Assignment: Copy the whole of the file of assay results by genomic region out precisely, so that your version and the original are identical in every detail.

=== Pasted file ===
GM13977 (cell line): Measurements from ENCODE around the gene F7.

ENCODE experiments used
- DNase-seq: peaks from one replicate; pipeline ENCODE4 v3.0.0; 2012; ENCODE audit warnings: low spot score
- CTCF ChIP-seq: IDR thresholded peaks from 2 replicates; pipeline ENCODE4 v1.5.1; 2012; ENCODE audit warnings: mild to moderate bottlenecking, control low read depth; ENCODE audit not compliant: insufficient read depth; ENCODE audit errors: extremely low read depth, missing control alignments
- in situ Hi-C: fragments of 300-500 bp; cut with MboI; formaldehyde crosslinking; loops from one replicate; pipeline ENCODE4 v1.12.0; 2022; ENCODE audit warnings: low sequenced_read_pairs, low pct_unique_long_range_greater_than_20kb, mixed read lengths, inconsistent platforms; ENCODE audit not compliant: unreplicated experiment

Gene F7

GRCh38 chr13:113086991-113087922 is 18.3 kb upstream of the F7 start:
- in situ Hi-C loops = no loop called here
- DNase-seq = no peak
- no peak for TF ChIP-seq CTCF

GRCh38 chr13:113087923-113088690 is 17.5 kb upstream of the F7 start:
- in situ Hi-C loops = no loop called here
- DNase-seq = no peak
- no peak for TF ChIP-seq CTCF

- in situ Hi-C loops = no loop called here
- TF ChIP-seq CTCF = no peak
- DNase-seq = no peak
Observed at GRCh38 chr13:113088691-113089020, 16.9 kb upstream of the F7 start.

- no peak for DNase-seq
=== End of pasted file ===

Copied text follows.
GM13977 (cell line): Measurements from ENCODE around the gene F7.

ENCODE experiments used
- DNase-seq: peaks from one replicate; pipeline ENCODE4 v3.0.0; 2012; ENCODE audit warnings: low spot score
- CTCF ChIP-seq: IDR thresholded peaks from 2 replicates; pipeline ENCODE4 v1.5.1; 2012; ENCODE audit warnings: mild to moderate bottlenecking, control low read depth; ENCODE audit not compliant: insufficient read depth; ENCODE audit errors: extremely low read depth, missing control alignments
- in situ Hi-C: fragments of 300-500 bp; cut with MboI; formaldehyde crosslinking; loops from one replicate; pipeline ENCODE4 v1.12.0; 2022; ENCODE audit warnings: low sequenced_read_pairs, low pct_unique_long_range_greater_than_20kb, mixed read lengths, inconsistent platforms; ENCODE audit not compliant: unreplicated experiment

Gene F7

GRCh38 chr13:113086991-113087922 is 18.3 kb upstream of the F7 start:
- in situ Hi-C loops = no loop called here
- DNase-seq = no peak
- no peak for TF ChIP-seq CTCF

GRCh38 chr13:113087923-113088690 is 17.5 kb upstream of the F7 start:
- in situ Hi-C loops = no loop called here
- DNase-seq = no peak
- no peak for TF ChIP-seq CTCF

- in situ Hi-C loops = no loop called here
- TF ChIP-seq CTCF = no peak
- DNase-seq = no peak
Observed at GRCh38 chr13:113088691-113089020, 16.9 kb upstream of the F7 start.

- no peak for DNase-seq